Archive for: meyer lemon
My lemon trees are nearly falling over with fruit right now, since we are in the peak of citrus season. Fresh citrus always gives me lots of inspiration in the kitchen, because a little bit of juice or zest can really perk up a dish. This Meyer Lemon Coffee Cake is just one of my most recent ways to put some of those lemons to good use. The lemony cake packs a double dose of lemon for citrus-lovers. It has both fresh lemon juice and lemon zest in the cake batter, and more lemon juice and zest in the streusel topping.
The cake is has a lovely lemon flavor to it, with a hint of butter from the buttermilk that is also in the cake batter. It isn’t as strong a lemon flavor as you might get from a batch of lemon curd, but it is more than enough to make the cake taste like springtime. The hint of lemon in the crispy streusel topping is a nice finishing touch to the cake – and a very nice change of pace from more common cinnamon streusel-topped cakes.
I used meyer lemons in this cake, which are less acidic than your average lemons are. This means that they are less sour, but still have a strong lemon flavor. You can substitute regular lemons into this recipe without changing anything – you will still get a bright lemon flavor and the cake will still be sweet enough. I highly recommend sticking with fresh lemon juice and zest, rather than bottled juice, for the best flavor, though. Also, to get the most out of your lemons, be sure to zest them before juicing them, as it is a little more difficult to get a microplane across the skin of a lemon that has already been juiced!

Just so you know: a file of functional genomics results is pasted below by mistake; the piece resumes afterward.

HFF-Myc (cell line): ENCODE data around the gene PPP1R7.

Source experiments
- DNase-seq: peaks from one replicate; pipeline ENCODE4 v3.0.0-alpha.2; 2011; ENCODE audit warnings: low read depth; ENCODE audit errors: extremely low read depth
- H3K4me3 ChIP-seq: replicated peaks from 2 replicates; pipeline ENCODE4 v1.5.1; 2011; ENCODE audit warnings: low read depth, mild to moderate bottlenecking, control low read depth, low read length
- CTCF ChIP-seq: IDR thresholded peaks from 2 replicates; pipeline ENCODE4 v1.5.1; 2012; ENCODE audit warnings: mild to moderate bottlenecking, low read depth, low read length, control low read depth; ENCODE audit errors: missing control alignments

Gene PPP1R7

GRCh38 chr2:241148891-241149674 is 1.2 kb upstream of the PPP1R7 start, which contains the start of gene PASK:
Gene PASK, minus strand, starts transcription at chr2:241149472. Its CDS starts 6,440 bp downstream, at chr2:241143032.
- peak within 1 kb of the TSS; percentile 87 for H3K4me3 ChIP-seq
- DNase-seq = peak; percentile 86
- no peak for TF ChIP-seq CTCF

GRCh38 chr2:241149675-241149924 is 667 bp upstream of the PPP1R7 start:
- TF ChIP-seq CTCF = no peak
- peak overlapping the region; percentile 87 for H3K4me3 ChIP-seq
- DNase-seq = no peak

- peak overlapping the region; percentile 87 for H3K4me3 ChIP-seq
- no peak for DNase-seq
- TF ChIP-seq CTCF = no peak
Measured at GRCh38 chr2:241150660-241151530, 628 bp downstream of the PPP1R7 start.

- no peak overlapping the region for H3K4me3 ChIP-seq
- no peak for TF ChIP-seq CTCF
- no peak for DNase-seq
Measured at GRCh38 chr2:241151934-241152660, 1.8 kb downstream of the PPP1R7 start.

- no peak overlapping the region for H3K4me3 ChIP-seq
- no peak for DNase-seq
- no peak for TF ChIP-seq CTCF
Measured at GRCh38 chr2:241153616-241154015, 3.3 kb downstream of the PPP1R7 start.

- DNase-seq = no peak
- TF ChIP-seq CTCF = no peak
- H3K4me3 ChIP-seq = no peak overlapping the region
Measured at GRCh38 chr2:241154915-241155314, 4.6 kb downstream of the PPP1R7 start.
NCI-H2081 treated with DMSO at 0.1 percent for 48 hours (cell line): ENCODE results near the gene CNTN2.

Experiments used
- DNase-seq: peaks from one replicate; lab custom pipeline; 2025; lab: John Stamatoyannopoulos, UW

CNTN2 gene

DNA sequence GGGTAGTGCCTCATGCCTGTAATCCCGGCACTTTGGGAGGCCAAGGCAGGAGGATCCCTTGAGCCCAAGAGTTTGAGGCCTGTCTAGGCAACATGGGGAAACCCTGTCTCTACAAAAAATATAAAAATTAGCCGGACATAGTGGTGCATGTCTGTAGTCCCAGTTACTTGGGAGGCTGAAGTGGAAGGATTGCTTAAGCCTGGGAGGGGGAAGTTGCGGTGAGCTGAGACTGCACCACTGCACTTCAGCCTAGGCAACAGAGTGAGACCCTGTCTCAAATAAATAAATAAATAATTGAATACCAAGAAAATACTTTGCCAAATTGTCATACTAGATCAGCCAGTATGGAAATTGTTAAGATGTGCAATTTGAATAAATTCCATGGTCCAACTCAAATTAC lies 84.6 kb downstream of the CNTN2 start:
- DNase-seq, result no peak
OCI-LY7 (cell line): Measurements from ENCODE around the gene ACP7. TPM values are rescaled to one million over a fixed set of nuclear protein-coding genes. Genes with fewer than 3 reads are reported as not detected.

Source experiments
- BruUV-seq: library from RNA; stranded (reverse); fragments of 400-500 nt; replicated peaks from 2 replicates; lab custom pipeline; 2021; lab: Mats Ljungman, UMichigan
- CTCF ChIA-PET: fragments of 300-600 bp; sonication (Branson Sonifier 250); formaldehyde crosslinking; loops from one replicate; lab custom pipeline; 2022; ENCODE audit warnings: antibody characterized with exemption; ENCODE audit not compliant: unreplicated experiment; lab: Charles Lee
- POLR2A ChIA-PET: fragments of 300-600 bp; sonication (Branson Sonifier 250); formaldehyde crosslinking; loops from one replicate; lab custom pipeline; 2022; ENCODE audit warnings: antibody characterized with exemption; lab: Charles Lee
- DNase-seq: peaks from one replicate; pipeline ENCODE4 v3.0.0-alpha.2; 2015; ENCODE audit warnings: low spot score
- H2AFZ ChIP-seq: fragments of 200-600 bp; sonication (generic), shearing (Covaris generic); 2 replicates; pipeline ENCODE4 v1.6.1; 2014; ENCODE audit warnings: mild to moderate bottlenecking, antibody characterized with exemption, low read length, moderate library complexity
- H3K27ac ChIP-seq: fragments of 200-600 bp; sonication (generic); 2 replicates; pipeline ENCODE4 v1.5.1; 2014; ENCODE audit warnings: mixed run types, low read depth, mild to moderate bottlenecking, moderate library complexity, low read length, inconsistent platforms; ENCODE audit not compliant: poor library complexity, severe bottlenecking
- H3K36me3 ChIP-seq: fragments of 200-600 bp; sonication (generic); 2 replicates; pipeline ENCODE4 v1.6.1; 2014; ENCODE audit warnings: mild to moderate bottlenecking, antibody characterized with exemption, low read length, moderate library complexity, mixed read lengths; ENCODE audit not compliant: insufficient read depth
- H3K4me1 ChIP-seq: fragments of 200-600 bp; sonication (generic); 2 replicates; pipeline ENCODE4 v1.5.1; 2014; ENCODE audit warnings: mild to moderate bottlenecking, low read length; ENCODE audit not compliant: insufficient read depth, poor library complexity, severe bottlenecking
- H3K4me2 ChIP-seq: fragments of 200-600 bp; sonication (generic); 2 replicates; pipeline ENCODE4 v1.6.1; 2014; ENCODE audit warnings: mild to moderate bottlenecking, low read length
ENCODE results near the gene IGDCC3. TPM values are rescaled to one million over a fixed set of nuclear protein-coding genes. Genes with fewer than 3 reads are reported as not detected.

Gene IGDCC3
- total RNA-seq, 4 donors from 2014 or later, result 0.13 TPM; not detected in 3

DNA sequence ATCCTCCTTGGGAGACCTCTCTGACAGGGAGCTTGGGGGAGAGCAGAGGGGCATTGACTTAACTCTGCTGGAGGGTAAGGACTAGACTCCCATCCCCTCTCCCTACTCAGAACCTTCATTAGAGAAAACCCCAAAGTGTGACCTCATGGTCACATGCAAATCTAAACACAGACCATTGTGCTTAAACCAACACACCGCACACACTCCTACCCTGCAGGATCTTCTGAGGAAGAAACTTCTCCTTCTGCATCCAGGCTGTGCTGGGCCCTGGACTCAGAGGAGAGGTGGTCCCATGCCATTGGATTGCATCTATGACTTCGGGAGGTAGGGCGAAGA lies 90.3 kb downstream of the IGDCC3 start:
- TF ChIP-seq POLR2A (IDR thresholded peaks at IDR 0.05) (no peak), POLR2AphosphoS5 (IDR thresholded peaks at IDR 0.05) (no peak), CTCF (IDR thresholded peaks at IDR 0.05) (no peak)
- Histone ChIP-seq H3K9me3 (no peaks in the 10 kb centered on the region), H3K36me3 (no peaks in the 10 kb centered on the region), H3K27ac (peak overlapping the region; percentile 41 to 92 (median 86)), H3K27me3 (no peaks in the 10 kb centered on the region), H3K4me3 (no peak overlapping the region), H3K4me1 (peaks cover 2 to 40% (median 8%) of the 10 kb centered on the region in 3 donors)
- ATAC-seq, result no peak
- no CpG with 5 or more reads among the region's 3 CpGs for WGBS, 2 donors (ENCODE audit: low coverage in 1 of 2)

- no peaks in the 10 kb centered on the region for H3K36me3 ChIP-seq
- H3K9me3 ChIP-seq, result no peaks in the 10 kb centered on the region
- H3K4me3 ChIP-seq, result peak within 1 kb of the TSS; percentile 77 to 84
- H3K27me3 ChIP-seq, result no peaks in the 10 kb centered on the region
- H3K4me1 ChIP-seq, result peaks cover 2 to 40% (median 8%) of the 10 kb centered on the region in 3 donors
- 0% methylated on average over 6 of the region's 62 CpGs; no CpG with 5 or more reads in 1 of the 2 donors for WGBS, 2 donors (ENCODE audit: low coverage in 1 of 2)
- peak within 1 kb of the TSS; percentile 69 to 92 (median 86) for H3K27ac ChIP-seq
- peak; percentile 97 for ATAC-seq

Candied citrus peels have a lot of flavor in a little, sugary package and they’re a lovely treat to make after you’ve just juiced a lot of citrus fruit because they make good use of all those orange and lemon rinds. You can candy any kind of citrus fruit, but one of my favorites is lemon because it has a bright flavor and goes well with all kinds of recipes.
I use a paring knife to cut the skin off of the lemon, getting only a small amount of the pith (the white part beneath the skin) and try to keep the peels at a uniform thickness, even if they are unevenly shaped. I then cut each large strip into several smaller strips before candying. Candied orange peels are typically cut into uniform strips and are often served as a candy in their own right. I rarely see this with candied lemon peel. And while I like to snack on them when I make them, I don’t typically serve them on their own, either. As a result, I am a lot more casual about slicing my peels before candying. There is a lot of variation in the size and shape of my candied lemon peels, though I try to keep the thickness uniform, and they turn out just fine.